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States Offered NCLB Opt-Out Waivers

Arne Duncan with Student

Arne Duncan sits with a student during a classroom visit.

States will soon be able to opt out of No Child Left Behind though qualifying for special waivers offered by the Obama Administration. Citing a failure by Congress to make any progress on reforming the controversial legislation before the upcoming school year, the Department of Education will offer waivers to all 50 states, which will be expected to meet certain criteria in order to receive them.

Those states qualifying for the waivers will not have to meet the 2014 deadline that requires 100 percent proficiency on standardized tests in reading and math. At present, 80 percent of all U.S. schools would fail this requirement, according to Bloombergone major reason why Education Secretary Arne Duncan opposes the legislation in its current form.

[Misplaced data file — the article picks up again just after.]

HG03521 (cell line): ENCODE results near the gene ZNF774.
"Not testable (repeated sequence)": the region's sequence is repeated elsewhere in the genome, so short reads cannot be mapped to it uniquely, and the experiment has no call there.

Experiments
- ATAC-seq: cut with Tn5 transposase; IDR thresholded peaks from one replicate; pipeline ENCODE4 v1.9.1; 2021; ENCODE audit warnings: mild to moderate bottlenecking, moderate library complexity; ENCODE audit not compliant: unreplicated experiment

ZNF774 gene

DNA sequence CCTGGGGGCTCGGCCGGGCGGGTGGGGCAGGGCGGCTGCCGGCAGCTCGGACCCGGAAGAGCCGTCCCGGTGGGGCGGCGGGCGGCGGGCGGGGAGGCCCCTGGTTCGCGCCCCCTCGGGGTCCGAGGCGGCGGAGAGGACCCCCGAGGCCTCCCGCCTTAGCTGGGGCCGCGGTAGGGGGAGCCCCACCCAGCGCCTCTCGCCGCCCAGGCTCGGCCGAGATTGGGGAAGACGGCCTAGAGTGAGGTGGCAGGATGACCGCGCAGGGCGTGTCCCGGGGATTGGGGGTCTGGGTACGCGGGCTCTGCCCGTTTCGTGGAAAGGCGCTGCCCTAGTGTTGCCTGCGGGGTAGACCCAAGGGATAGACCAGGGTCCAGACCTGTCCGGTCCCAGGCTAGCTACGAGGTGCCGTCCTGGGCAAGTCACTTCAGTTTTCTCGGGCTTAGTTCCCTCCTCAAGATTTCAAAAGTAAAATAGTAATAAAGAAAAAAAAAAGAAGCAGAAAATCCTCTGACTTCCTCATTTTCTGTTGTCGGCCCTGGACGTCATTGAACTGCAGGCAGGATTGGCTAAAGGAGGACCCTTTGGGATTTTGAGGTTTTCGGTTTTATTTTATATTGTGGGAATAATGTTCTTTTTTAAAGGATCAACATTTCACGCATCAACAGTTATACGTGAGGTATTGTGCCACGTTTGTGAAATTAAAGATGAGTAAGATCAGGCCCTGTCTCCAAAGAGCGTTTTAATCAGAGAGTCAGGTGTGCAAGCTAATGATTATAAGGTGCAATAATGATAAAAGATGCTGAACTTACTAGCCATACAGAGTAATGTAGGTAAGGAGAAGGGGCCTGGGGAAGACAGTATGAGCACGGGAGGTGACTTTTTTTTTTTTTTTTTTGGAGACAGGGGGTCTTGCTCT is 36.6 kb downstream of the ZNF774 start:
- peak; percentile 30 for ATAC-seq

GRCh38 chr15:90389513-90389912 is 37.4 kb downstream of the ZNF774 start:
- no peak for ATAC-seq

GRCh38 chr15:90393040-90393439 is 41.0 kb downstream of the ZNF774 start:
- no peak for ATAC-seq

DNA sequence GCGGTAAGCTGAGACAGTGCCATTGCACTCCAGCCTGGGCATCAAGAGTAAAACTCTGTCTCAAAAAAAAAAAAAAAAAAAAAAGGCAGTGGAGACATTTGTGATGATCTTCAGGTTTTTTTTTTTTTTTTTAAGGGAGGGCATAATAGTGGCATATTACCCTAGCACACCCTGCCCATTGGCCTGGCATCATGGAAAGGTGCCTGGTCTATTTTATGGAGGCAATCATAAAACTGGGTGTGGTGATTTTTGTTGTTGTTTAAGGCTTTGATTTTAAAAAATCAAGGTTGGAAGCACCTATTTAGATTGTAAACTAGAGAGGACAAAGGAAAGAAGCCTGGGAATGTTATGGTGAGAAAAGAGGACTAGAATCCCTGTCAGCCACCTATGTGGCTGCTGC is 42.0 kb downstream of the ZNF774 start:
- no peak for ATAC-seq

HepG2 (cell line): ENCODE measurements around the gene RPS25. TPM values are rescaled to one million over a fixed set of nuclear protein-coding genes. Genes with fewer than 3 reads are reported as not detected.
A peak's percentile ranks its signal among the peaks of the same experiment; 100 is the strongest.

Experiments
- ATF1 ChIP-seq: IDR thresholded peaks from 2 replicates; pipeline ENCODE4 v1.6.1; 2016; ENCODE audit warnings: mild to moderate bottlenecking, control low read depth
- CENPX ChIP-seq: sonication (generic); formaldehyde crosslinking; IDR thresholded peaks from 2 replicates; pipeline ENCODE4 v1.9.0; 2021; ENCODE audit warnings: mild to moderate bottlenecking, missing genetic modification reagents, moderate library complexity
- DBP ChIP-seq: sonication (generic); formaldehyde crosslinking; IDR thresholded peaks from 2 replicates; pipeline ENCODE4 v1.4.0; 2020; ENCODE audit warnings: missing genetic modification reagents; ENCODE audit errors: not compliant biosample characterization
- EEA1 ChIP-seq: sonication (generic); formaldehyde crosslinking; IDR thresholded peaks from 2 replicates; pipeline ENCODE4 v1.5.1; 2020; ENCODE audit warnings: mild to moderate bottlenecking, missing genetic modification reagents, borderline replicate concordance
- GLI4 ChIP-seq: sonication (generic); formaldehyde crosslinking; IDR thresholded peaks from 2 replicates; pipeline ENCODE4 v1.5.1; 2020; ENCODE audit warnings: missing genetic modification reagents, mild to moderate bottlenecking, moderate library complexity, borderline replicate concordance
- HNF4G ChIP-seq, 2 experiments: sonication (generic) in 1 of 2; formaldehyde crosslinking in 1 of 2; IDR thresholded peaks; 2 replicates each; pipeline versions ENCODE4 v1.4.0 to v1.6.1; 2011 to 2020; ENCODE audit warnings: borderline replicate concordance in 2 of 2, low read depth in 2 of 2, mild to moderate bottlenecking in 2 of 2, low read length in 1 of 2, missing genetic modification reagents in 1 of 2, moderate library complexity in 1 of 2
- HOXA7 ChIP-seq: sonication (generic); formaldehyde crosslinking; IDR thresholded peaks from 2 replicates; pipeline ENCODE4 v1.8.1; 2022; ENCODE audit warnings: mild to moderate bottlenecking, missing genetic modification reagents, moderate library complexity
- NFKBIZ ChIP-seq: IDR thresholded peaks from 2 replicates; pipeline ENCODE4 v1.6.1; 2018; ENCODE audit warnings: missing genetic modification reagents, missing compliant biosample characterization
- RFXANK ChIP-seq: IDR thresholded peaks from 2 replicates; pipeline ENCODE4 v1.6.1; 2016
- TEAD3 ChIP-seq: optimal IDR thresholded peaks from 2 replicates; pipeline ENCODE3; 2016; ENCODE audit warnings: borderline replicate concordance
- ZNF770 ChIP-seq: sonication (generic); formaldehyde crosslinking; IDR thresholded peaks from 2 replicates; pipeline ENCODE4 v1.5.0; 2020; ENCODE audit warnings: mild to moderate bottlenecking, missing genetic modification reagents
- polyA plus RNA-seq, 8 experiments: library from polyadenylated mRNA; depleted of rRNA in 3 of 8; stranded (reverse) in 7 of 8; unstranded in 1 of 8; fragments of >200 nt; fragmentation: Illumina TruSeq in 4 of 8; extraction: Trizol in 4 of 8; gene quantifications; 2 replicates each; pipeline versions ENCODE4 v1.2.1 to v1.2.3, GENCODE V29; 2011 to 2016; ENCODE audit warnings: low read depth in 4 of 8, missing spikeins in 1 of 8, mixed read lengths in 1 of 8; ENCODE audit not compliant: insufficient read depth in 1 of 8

In a direct use of executive power, the waivers are being offered in response to what Duncan calls “outcry” from states over unrealistic expectations and an over-emphasis on standardized testing. States applying will be expected to raise academic standards and evaluate teacher effectiveness based on student achievement, along with other unspecified measures. More details are expected in September.

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